I wouldn’t go back. I will never buy another fossil car.

2. The current range is fine, but more would be better

My Tesla does about 200 miles at fast motorway speeds, the Ioniq does an impressive 120 miles of local traffic. For big-milers like me, this is perfectly acceptable, especially when you consider we automatically plug in every night so the tanks are full every morning. Once I got used to it, after a couple of weeks, I stopped “thinking” about range on a day-to-day basis. However, for mass adoption, the ranges really need to be doubled, and when that happens there’ll be no thinking at all.

What is true is that on longer journeys you need to plan a bit. To be honest, after 3 hours driving I usually need to stop before the Tesla does and the Superchargers mean that the car is ready to go before I am.

On the other side of the coin, we don’t take the Ioniq on any long-distance trips because the charging is too slow and unreliable. If you can’t see in advance whether a crucial en-route charger is working, and even available, how can you confidently make a trip outside of the range of your car? This visibility piece is easily far more important than putting in more chargers. Though, it would help if the current crop of council chargers actually worked.

3. Current EVs are V1.0, but so was the iPhone

The Tesla and Ioniq are clearly version 1 cars and need to be seen that way. The Tesla rattles and shakes continuously (it’s definitely American not German), has been in the shop already and periodically just… turns off.

The Ioniq is built really well but has a mind of its own when charging and autonomously drives like a puppy sniffing out a new pavement.

But, the early iPhone had the same issues. It had a battery life of 5 minutes and the screen cracked if someone in the same room sneezed! These objects need to be seen through a different lens. They are better than what we have now but not as good as they eventually will be.

If I had to do 500 miles in one hit, then my old BMW would be faster and most probably more comfortable – they are on the 7th version of that car so they should be really good at it. The first version of the Tesla can’t match that level of finesse, but it’s a better car and worth buying now for what it does.

4. Pundits and policy-makers don’t understand EVs

I’m continually astonished about how little EV experience most pundits and policy-makers have, how few of them have actually driven an EV and needed to charge it up, and yet they are still making big, long term investment decisions. Funnily enough, this ends up with a series of really poor decisions that become painfully obvious when you own an EV.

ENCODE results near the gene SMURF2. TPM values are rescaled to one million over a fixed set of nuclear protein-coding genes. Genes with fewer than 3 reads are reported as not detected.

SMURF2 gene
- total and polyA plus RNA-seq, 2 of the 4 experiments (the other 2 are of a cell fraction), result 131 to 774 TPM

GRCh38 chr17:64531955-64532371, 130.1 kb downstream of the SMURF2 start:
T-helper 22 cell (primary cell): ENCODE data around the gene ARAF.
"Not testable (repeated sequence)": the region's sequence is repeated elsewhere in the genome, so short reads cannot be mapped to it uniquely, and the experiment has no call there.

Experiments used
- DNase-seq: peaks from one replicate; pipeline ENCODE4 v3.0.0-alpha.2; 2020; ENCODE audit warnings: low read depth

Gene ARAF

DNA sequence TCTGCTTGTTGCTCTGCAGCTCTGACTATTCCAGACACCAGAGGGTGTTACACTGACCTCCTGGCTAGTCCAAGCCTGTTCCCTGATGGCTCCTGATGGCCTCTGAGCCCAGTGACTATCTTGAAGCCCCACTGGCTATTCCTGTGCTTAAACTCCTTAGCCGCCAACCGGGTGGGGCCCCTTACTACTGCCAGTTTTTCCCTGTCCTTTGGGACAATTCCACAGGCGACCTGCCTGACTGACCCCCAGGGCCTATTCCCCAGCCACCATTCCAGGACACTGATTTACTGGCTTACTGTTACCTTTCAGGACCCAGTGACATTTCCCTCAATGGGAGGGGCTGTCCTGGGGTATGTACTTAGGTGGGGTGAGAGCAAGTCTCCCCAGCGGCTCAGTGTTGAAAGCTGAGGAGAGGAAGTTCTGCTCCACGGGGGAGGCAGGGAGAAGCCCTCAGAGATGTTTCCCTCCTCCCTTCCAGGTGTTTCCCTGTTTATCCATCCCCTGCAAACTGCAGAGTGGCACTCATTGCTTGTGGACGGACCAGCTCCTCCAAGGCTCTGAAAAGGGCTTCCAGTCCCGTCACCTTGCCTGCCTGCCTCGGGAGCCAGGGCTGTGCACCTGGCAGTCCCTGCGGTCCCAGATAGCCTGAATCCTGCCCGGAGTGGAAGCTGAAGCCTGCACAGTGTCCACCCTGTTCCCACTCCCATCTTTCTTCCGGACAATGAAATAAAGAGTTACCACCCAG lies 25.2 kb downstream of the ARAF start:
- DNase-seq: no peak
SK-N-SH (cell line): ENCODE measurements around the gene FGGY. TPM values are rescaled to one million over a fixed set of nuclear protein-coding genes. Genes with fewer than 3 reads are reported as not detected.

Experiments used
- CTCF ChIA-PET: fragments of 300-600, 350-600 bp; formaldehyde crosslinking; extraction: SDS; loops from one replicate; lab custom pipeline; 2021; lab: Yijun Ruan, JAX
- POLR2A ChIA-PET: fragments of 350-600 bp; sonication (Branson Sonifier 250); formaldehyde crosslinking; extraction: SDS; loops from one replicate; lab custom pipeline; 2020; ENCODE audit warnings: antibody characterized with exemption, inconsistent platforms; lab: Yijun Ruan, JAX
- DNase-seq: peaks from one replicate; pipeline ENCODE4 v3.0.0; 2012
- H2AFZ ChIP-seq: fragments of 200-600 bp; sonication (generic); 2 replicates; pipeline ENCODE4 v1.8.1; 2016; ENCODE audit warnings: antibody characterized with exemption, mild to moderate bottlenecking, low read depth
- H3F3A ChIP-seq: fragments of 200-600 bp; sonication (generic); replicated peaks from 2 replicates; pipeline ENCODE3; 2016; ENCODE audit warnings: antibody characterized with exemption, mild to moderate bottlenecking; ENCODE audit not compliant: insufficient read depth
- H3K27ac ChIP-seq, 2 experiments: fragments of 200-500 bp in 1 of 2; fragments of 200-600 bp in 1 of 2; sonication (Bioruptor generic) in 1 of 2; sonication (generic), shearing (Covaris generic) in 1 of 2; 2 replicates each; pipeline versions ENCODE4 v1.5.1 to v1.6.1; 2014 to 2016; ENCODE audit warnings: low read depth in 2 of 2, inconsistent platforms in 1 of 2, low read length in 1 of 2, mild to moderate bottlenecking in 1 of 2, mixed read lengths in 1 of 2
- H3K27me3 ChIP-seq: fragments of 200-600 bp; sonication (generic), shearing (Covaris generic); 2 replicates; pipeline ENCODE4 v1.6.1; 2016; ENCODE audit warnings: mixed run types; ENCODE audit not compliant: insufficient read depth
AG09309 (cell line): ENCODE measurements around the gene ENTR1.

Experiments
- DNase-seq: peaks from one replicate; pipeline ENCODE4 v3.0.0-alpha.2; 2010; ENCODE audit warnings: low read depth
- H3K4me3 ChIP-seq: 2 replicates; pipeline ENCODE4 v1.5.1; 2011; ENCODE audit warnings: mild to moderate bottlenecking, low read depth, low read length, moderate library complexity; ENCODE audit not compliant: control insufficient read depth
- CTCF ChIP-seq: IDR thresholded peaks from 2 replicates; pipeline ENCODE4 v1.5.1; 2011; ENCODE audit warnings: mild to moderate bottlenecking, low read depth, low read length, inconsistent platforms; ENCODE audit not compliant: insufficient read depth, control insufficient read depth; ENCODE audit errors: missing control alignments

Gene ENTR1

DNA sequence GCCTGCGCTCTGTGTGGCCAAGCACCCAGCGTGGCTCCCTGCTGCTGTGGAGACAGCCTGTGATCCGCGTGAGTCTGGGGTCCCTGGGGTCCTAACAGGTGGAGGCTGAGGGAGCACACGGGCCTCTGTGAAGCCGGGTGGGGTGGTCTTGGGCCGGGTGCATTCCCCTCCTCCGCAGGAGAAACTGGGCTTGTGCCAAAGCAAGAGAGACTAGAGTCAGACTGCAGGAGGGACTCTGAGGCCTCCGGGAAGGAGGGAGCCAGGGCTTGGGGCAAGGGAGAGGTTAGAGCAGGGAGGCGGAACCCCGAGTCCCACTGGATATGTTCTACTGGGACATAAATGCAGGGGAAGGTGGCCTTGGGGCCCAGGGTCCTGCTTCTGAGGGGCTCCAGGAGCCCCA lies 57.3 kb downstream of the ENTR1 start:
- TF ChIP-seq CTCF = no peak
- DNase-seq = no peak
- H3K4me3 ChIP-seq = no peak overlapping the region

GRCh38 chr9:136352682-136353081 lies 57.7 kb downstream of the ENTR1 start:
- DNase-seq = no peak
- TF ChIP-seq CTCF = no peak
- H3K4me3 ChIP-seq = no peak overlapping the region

The most obvious error is the “common knowledge” that removable cables are how mainstream users will charge their cars, hence the vast majority of public chargers require a driver to use their own cables. You only have to try this once on a cold, wet evening as your huge coiled cable scrapes all the filth out of the gutter and deposits it on your trousers, to realise that this assumption is ridiculous. Yet councils are still installing these devices and then wondering why nobody uses them.

5. EVs make drivers “get” the environment

EV ownership makes you see the whole EV space in a different way. It’s most probably the first and biggest environmental investment you make and it really turns you onto the subject.

My house is gabled which is no good for solar panels, and it’s not windy enough for fans, so like 99% of everyone else I had not really spent anything on being better environmentally. Sure, we recycled what we could and insulated the house, but nothing significant. Now we see the world very differently.

The EV made me look hard at the electricity bill – for the first time ever – as we needed a new account to manage the charging. The options, to be honest, were really limited but what lept out was how cheap renewable energy was, and how aligned it was to what we needed (Thank you Bulb – top job). It then became infectious to the point where I now understand electricity pricing peaks. I’m having a residential battery installed, solar panels fitted, and I’m changing the way I travel. I’ve even changed the way that my company delivers services and we now deliver more on the EV subject than anything else.

So, should YOU buy one?

Yes – stop making excuses, there is an EV that fits your needs. If you buy another fossil-burning car, you’ll have made the wrong choice.

Getting an EV will allow you to run a better car while actually making a real and measurable difference to the environment… which will make you a better person and you’ll feel better for it.

That’s a pretty good thing.


Article originally published on 08/05/2019 by Ben Allan via LinkedIn.